arrhenius concept of acids and basesArrhenius concocted the first successful concept of acids and bases. He did this by defining acids and bases according to the effect these substances have on water. The Arrhenius concept of acids and bases is as follows: an acid is a substance that when dissolved in water increases the concentration of the hydrogen ion, H+. A base is a substance that when dissolved in water increases the concentration of the hydroxide ion, OH-.
The hydrogen ion is not just a bare proton; it is a proton bonded to a water molecule, H2O. This results in a hydronium ion, H3O+.
In Arrhenius's thoery, something that is a strong acid is a substance that completely ionizes in aqueous solution to give a hydronium ion, H3O+, and an anion. An anion is a negatively charged ion. An example of a strong acid is perchloric acid:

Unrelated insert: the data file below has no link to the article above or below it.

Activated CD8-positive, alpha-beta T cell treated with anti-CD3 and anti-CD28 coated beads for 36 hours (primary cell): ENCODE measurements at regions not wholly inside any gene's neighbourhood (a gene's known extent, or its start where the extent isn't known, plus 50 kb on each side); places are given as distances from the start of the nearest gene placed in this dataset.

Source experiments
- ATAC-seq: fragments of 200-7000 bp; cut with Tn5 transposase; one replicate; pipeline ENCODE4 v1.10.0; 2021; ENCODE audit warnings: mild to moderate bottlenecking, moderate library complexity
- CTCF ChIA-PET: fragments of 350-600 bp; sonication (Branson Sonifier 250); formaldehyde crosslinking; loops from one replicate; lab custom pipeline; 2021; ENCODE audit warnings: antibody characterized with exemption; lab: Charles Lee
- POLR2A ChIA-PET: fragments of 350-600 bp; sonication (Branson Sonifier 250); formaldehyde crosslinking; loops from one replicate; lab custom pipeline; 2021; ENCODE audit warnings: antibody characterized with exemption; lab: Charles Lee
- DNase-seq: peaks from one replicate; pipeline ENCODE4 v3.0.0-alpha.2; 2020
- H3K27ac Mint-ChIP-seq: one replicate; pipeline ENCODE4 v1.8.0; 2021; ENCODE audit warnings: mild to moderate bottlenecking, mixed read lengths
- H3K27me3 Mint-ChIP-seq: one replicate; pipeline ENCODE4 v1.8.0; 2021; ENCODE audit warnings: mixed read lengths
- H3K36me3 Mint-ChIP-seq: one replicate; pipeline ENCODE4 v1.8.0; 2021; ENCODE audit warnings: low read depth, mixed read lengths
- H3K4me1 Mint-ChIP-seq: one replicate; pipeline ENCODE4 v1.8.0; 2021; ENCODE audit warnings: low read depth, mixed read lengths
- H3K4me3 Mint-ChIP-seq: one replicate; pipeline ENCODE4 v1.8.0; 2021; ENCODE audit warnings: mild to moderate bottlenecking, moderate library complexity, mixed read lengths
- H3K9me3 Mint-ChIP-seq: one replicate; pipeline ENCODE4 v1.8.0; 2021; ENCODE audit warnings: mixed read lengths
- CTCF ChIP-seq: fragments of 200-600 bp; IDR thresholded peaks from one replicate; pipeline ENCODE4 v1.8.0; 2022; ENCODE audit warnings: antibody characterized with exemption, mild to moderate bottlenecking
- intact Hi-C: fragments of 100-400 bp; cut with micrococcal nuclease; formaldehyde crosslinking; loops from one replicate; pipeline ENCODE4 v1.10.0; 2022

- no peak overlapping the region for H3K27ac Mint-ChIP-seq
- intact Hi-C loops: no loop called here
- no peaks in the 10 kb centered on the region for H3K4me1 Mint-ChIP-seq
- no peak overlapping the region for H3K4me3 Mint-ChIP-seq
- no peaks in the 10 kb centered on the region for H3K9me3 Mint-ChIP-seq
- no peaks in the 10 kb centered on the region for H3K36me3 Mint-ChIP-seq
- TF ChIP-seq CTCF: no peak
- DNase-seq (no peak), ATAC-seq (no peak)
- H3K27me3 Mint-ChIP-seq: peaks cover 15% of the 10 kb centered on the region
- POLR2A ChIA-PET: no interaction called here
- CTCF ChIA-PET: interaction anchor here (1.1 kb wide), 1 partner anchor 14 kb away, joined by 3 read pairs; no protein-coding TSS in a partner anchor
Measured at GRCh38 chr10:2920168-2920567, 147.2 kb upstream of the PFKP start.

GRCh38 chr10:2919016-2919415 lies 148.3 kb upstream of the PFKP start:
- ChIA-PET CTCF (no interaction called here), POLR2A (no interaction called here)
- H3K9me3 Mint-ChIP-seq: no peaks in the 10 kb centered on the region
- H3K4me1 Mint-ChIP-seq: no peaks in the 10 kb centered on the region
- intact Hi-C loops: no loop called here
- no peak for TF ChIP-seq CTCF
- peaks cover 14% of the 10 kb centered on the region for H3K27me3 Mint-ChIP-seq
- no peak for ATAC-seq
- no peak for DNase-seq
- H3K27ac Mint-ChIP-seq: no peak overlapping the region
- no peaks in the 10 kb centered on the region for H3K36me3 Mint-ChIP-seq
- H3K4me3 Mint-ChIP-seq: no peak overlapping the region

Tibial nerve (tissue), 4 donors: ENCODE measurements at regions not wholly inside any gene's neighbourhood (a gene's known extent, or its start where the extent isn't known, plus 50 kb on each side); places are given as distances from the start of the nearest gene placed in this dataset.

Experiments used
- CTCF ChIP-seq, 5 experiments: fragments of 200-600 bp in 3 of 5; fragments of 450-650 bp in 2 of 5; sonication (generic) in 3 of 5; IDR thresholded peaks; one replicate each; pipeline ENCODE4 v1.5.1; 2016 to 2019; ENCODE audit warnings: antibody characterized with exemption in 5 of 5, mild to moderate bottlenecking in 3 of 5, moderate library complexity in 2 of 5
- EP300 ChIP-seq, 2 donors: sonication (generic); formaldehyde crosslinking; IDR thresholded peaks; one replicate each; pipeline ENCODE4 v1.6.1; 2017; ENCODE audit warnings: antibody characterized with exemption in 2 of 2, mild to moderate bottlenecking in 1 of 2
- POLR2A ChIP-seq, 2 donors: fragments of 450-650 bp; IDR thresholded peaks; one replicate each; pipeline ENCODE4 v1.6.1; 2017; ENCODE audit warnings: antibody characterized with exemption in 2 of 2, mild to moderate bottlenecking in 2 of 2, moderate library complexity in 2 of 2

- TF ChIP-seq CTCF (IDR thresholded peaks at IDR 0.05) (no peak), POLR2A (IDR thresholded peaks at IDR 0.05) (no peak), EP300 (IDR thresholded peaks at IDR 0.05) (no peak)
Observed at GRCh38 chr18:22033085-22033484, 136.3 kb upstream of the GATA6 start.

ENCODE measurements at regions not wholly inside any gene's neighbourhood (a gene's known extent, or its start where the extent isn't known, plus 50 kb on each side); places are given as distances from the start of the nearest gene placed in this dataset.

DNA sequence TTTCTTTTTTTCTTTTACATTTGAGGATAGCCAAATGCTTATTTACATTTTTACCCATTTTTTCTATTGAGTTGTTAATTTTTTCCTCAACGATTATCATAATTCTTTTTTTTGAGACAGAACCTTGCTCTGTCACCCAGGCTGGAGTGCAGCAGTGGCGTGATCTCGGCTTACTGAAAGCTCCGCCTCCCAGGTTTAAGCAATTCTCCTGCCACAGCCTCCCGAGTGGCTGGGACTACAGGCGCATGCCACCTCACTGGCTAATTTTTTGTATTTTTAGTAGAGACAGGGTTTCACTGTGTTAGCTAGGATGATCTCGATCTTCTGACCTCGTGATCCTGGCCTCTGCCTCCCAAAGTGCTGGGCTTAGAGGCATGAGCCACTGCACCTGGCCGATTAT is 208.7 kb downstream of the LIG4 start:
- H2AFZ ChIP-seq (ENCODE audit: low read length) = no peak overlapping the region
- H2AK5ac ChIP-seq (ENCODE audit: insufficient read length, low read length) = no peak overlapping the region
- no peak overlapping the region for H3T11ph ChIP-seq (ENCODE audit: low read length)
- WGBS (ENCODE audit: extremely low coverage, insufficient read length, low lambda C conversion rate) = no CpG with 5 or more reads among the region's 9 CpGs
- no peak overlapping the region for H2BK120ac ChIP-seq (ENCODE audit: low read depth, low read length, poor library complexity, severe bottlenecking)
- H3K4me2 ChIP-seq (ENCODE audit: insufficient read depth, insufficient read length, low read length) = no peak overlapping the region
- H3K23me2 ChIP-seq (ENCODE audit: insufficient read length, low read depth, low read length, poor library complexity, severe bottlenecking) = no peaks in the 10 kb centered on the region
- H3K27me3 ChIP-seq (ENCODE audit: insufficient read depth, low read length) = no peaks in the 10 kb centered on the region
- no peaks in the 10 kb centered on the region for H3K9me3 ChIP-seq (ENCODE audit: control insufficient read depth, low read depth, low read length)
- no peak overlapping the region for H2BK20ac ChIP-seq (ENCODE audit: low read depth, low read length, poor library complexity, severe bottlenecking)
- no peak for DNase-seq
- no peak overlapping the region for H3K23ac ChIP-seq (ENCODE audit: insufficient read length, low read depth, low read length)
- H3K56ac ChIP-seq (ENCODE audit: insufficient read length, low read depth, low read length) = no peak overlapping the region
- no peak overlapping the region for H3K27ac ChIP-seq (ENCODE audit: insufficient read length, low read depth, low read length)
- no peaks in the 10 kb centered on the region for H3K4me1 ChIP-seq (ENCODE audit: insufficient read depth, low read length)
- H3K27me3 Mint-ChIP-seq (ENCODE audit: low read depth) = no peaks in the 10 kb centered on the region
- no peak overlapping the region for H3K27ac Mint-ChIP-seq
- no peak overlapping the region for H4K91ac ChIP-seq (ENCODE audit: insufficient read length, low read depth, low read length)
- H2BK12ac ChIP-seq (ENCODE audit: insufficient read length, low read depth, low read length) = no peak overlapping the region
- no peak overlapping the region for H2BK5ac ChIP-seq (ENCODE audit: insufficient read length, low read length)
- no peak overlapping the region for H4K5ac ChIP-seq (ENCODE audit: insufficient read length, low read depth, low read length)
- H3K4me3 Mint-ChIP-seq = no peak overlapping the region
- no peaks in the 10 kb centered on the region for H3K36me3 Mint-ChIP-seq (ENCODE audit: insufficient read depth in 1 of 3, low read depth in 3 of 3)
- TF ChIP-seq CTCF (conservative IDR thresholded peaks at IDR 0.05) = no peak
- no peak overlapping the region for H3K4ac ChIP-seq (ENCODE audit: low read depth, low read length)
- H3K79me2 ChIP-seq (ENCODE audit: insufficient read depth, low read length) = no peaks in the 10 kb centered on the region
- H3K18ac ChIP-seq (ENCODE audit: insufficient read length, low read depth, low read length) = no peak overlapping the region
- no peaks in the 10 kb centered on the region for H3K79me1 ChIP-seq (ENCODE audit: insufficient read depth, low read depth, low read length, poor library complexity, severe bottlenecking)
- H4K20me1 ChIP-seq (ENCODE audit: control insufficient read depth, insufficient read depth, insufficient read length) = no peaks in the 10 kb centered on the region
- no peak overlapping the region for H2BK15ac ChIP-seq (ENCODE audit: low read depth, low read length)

What is going on above is that we have perchloric acid in an aqueous soluion. This perchloric acid ionizes entirely and results in an hydronium ion and a perchlorate anion. Some other examples of strong acids would be:
examples of strong acids
Now on to bases...A strong base is something that completely ionizes in aqueous solution to give a hydroxide ion and a cation. A cation is a positively charged ion. Strong bases are most of the hydroxides of Group IA elements and Group IIA elements including:
examples of strong bases
Many of the acids and bases that we encounter in our everyday lives are not strong acids, they are considered weak. Weak acids do not completely ionize in solution, but exist in equilibrium. Let's look at the reaction for acetic acid:
reaction for acetic acid